Then I took off in an upside down butterfly, doing abdominal crunches up out of the water and then pushing back under. When my belly complained of tumors in the way, I promised to rid of them soon, but begged to enjoy these last bits of movement before it is all taken away and I am cut in pieces, now, while we are still free.

We will have months to rest, my belly and me, but today is our day to move and to play and to breathe.

I probably made tomorrow a bad pain day, but tomorrow was going to be bad anyway: and today was my last day of summer.

I swam and I circled. I did dolphins and tea parties. I swam at the top, and I swam at the bottom. I jumped and leaped and flipped. I danced like a ballerina, and I swam like an Emily.

It was in three acts, my dance.

Because I take a lot of naps.

But when I finished, and took my bow, my parents clapped for me.

Brava!, I heard, bowing again and not caring who could see, caring only who I could see.

I collapsed in my chair, too far gone, needing a nap before I could gather my things and my Self and head back home. It didn’t matter how much I could do, or had just dreamed, or had only imagined.

It only mattered that the wind began to blow, and I began to laugh.

Because I knew I’d done it.

I had danced up a storm.

You guys, it’s time to fight this thing.


Posted in Healing, Health Tagged permalink

About Emily

I am a member of The Church of Jesus Christ of Latter-day Saints since 2009. I serve as a Chaplain, and work as a counselor. I got bilateral cochlear implants in 2010, but will always love sign language. I choose books over television, and organics over processed. Nothing is as close to flying as ballroom dancing - except maybe running, when in the solo mood. I would rather be outside than anywhere else, especially at the river riding my bike or kayaking. PhD in Marriage and Family Therapy, and currently doing a post-doc in Jewish Studies and an MDiv in Pastoral Counseling. The best thing about Emily World is that it's always an adventure, even if (not so) grammatically precise. The only thing better than writing is being married to a writer. Nathan Christensen and I were married in the Oklahoma City temple on 13 October 2012, and have since fostered more than eighty-five children. We have adopted the six who stayed, and are totally and completely and helplessly in love with our family. Nathan writes musical theater, including "Broadcast" (a musical history of the radio) and an adaption of Lois Lowry's "The Giver". He served his mission in South Korea, has taught song-writing in New York City public schools, and worked as a theater critic for a Tucson newspaper. This is not an official Web site of The Church of Jesus Christ of Latter-day Saints.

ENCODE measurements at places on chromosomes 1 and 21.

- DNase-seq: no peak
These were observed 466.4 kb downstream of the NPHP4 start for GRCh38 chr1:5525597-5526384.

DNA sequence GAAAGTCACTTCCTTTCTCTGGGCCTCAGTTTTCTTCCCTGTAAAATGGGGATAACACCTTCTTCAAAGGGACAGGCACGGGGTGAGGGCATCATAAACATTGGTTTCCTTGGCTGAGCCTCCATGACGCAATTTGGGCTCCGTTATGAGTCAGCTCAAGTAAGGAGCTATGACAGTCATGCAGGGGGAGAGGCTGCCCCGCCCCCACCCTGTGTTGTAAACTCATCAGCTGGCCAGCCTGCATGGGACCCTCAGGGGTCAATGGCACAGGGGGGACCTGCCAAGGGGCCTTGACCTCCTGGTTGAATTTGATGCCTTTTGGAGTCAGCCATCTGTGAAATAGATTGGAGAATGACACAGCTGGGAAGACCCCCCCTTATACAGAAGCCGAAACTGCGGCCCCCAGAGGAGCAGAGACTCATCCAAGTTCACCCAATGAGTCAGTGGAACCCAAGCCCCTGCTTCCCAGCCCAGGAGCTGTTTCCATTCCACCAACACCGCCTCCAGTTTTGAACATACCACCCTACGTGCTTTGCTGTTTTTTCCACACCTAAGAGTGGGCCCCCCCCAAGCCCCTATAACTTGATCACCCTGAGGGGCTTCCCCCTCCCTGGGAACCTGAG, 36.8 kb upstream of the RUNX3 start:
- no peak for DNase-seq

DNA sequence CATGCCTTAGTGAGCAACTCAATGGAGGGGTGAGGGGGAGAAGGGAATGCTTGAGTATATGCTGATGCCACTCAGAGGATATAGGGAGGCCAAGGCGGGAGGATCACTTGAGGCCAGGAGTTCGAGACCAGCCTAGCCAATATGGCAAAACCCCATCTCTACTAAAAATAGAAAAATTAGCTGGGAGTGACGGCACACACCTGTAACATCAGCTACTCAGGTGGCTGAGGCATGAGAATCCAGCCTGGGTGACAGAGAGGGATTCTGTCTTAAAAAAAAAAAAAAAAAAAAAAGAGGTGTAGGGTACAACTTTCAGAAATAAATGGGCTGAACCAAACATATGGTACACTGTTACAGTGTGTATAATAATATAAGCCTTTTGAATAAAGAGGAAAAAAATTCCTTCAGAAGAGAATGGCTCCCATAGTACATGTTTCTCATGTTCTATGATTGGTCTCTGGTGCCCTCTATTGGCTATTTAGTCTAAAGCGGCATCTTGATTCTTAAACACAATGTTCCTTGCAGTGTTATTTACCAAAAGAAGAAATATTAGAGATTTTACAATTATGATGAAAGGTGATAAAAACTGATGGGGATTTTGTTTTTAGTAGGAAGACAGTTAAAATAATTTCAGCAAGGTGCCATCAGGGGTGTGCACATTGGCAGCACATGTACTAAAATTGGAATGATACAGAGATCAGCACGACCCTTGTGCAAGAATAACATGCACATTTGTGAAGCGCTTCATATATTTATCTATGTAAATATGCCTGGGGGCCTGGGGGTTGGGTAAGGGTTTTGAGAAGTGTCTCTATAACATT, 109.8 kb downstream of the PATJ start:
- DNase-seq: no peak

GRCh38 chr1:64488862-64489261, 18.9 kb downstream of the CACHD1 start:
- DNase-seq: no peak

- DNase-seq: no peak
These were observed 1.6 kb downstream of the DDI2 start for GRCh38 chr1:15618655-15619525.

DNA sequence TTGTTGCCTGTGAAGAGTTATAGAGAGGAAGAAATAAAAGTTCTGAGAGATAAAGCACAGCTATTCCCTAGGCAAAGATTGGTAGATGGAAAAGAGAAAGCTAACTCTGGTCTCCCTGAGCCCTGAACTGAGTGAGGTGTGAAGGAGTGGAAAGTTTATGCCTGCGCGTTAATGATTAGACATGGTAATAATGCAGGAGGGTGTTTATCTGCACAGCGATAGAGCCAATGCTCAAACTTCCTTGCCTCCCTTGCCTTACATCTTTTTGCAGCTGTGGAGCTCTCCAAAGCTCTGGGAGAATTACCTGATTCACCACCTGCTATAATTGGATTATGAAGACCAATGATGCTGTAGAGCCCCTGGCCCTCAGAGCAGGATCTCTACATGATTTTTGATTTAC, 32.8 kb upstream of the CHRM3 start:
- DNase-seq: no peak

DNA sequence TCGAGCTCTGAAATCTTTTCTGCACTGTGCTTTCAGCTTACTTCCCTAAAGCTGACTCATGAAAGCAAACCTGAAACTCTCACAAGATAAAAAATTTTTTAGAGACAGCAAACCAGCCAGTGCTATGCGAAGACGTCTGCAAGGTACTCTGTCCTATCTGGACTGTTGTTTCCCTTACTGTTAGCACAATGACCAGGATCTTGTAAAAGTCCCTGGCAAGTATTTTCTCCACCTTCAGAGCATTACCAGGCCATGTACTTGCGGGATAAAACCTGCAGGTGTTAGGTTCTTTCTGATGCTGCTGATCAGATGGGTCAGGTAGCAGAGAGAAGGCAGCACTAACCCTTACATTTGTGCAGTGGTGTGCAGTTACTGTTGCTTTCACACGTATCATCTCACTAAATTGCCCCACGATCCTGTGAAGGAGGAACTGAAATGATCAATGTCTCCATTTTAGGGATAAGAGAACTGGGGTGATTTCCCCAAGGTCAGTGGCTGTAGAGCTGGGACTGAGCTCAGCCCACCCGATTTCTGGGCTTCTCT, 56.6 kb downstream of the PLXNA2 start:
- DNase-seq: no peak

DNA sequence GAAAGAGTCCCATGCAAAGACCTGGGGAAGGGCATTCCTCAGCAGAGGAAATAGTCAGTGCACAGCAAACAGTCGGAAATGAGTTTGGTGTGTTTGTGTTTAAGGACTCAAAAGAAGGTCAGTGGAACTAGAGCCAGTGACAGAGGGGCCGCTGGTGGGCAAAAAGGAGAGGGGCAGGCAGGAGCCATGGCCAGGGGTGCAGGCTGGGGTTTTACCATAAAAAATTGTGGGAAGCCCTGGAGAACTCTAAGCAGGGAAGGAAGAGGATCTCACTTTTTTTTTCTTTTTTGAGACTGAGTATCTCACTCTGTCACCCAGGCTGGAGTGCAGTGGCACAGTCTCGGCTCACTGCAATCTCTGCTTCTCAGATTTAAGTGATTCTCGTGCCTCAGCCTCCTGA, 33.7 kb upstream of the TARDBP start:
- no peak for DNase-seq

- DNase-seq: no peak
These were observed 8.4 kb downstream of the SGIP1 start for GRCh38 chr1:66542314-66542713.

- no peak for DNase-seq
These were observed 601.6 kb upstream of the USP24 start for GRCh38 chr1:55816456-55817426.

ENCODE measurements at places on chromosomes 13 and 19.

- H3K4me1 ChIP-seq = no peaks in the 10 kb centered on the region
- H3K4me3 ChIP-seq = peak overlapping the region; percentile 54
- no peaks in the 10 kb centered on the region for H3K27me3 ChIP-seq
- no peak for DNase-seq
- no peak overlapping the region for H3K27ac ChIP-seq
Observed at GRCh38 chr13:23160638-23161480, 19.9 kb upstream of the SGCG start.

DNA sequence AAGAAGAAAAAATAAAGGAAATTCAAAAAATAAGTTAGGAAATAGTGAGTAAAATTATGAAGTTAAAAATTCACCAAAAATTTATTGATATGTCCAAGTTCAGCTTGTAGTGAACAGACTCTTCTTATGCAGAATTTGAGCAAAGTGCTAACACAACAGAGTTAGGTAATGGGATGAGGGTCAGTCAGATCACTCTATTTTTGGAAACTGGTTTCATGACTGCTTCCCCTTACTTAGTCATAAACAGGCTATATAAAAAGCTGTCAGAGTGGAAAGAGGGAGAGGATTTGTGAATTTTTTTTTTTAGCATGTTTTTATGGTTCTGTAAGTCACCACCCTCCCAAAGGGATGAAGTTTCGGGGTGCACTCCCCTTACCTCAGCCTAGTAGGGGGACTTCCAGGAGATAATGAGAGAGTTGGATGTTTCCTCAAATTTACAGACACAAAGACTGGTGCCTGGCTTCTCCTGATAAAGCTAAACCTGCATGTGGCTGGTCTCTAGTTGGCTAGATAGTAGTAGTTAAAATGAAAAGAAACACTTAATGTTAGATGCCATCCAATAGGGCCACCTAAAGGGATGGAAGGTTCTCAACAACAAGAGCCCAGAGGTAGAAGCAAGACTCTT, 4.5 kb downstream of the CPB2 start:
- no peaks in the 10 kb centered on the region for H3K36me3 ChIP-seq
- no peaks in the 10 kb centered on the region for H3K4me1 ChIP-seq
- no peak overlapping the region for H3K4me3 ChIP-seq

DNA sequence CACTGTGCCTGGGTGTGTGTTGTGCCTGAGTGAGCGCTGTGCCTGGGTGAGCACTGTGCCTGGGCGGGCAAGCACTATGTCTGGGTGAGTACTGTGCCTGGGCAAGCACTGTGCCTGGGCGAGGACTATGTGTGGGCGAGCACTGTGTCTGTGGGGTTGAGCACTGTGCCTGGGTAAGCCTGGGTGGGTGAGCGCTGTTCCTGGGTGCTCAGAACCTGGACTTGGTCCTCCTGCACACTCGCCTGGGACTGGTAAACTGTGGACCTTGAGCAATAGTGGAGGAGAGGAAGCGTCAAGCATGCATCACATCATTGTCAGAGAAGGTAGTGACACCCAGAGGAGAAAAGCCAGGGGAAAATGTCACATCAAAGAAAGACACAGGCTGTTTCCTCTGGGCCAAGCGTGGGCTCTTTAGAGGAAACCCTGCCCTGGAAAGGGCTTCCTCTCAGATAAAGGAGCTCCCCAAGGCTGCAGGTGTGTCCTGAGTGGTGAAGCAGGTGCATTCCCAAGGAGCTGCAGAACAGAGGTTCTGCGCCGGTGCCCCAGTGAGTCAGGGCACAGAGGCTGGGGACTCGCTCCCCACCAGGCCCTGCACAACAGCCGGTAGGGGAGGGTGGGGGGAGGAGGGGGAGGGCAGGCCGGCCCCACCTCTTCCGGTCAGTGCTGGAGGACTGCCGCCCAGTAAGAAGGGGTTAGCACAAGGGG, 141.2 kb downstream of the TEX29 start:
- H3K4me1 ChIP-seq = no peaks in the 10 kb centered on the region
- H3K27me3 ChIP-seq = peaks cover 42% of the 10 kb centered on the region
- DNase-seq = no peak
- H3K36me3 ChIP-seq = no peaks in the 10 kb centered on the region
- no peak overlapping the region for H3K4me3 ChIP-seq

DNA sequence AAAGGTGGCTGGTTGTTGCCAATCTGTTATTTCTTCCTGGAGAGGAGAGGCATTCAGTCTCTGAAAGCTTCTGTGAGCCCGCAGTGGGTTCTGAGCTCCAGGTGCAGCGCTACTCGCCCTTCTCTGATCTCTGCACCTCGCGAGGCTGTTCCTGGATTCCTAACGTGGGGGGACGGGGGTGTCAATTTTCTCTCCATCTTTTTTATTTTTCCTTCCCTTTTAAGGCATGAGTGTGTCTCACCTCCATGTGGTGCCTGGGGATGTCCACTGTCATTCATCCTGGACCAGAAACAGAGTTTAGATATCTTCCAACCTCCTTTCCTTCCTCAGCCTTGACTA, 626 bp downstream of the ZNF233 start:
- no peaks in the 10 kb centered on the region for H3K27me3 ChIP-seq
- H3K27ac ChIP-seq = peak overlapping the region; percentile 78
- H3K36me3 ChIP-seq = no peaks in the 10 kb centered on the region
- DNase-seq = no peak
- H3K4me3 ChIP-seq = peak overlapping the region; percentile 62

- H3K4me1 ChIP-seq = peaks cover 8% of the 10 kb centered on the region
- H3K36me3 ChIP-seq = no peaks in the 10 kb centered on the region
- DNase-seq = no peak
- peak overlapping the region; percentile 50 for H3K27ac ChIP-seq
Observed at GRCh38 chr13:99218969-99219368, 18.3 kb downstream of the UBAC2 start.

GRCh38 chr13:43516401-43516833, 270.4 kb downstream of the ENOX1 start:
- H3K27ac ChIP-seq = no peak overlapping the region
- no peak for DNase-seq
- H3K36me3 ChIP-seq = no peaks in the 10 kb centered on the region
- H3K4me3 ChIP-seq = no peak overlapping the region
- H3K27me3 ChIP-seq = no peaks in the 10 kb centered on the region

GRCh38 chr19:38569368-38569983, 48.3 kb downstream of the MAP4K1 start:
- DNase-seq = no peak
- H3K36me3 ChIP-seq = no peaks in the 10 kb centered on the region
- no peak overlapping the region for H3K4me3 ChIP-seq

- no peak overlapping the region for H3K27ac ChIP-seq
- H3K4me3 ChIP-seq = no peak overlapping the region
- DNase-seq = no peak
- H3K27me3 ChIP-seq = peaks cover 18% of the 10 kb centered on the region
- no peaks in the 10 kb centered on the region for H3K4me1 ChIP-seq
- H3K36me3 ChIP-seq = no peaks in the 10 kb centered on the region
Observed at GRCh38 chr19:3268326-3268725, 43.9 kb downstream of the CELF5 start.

Last Day of Summer — 9 Comments

  1. Emily, my heart hurts to know of your struggles. Please know that you are in my prayers and I will try to bolster up your spirit as much as I can from afar. You may not see or feel it at all times, but you are not alone. We love you. Now put on those gloves and kick cancers butt! Were counting on you! XOXO